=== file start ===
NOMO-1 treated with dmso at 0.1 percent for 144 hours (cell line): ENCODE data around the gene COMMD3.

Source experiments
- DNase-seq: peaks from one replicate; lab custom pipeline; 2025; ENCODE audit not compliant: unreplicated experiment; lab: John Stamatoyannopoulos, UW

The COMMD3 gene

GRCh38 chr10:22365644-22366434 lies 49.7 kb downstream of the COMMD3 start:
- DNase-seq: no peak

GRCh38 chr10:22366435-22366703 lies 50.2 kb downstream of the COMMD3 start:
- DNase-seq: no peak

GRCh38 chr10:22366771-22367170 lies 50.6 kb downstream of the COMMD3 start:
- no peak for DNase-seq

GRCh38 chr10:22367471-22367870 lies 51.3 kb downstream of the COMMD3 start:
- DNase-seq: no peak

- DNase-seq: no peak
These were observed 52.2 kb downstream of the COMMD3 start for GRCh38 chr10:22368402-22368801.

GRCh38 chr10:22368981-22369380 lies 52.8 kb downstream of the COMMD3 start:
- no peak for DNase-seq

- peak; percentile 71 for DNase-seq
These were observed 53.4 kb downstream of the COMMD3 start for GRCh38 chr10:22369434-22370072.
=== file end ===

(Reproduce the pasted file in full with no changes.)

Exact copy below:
NOMO-1 treated with dmso at 0.1 percent for 144 hours (cell line): ENCODE data around the gene COMMD3.

Source experiments
- DNase-seq: peaks from one replicate; lab custom pipeline; 2025; ENCODE audit not compliant: unreplicated experiment; lab: John Stamatoyannopoulos, UW

The COMMD3 gene

GRCh38 chr10:22365644-22366434 lies 49.7 kb downstream of the COMMD3 start:
- DNase-seq: no peak

GRCh38 chr10:22366435-22366703 lies 50.2 kb downstream of the COMMD3 start:
- DNase-seq: no peak

GRCh38 chr10:22366771-22367170 lies 50.6 kb downstream of the COMMD3 start:
- no peak for DNase-seq

GRCh38 chr10:22367471-22367870 lies 51.3 kb downstream of the COMMD3 start:
- DNase-seq: no peak

- DNase-seq: no peak
These were observed 52.2 kb downstream of the COMMD3 start for GRCh38 chr10:22368402-22368801.

GRCh38 chr10:22368981-22369380 lies 52.8 kb downstream of the COMMD3 start:
- no peak for DNase-seq

- peak; percentile 71 for DNase-seq
These were observed 53.4 kb downstream of the COMMD3 start for GRCh38 chr10:22369434-22370072.